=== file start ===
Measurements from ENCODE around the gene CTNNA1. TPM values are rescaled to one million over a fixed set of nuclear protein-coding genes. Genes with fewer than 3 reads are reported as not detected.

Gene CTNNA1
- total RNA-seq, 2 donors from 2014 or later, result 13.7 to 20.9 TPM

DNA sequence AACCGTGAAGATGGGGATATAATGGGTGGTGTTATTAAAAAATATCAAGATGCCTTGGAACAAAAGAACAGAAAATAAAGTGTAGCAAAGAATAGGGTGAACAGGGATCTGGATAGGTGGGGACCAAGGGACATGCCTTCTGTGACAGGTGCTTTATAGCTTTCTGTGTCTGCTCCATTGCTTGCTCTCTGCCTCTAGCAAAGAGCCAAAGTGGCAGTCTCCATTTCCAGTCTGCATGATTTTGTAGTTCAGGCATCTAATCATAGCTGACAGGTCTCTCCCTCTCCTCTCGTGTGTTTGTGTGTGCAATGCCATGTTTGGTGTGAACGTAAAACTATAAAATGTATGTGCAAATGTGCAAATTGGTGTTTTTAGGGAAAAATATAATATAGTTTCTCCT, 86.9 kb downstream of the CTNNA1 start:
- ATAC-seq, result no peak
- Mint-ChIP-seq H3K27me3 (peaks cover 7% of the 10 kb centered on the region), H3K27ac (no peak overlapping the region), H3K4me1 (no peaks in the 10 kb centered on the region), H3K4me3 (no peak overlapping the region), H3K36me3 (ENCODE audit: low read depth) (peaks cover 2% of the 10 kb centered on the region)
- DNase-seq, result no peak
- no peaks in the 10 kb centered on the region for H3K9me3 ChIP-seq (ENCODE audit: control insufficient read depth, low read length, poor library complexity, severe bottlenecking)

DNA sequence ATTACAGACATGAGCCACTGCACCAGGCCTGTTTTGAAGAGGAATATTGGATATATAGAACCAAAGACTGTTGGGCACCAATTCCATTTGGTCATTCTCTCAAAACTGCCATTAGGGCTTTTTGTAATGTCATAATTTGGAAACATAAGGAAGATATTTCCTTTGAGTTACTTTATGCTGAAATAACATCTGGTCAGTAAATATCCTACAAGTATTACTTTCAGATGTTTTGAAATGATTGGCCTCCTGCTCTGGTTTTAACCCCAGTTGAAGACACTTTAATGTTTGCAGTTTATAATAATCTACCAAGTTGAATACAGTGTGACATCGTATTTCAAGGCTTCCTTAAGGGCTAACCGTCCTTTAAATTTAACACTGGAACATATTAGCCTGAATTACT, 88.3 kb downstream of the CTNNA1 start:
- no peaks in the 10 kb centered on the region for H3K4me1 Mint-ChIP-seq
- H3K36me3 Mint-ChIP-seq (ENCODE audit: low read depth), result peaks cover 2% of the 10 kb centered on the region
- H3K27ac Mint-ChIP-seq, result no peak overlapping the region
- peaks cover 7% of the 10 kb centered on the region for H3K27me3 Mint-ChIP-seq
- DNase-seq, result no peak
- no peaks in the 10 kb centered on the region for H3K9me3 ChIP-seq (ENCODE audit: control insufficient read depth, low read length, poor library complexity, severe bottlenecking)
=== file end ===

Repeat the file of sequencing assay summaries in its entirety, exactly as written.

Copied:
Measurements from ENCODE around the gene CTNNA1. TPM values are rescaled to one million over a fixed set of nuclear protein-coding genes. Genes with fewer than 3 reads are reported as not detected.

Gene CTNNA1
- total RNA-seq, 2 donors from 2014 or later, result 13.7 to 20.9 TPM

DNA sequence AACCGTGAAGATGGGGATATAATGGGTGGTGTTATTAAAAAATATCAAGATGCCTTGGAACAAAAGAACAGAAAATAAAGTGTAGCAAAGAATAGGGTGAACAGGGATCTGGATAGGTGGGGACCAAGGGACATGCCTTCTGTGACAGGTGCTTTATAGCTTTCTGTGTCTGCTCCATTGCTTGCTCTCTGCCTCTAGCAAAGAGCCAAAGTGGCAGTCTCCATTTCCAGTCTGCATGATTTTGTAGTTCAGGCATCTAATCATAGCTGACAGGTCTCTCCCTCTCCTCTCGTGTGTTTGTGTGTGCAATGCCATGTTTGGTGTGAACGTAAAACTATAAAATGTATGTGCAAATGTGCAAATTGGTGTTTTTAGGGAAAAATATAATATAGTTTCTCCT, 86.9 kb downstream of the CTNNA1 start:
- ATAC-seq, result no peak
- Mint-ChIP-seq H3K27me3 (peaks cover 7% of the 10 kb centered on the region), H3K27ac (no peak overlapping the region), H3K4me1 (no peaks in the 10 kb centered on the region), H3K4me3 (no peak overlapping the region), H3K36me3 (ENCODE audit: low read depth) (peaks cover 2% of the 10 kb centered on the region)
- DNase-seq, result no peak
- no peaks in the 10 kb centered on the region for H3K9me3 ChIP-seq (ENCODE audit: control insufficient read depth, low read length, poor library complexity, severe bottlenecking)

DNA sequence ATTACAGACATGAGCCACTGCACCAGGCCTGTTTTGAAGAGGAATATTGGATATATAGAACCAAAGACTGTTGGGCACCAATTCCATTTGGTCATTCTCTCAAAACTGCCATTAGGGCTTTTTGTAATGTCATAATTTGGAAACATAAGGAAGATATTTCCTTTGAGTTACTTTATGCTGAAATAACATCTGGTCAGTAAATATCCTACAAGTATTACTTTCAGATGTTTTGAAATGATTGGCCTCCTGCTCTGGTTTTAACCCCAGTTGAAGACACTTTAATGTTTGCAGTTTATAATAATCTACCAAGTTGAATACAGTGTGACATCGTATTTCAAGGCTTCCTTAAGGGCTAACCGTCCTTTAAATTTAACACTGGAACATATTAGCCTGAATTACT, 88.3 kb downstream of the CTNNA1 start:
- no peaks in the 10 kb centered on the region for H3K4me1 Mint-ChIP-seq
- H3K36me3 Mint-ChIP-seq (ENCODE audit: low read depth), result peaks cover 2% of the 10 kb centered on the region
- H3K27ac Mint-ChIP-seq, result no peak overlapping the region
- peaks cover 7% of the 10 kb centered on the region for H3K27me3 Mint-ChIP-seq
- DNase-seq, result no peak
- no peaks in the 10 kb centered on the region for H3K9me3 ChIP-seq (ENCODE audit: control insufficient read depth, low read length, poor library complexity, severe bottlenecking)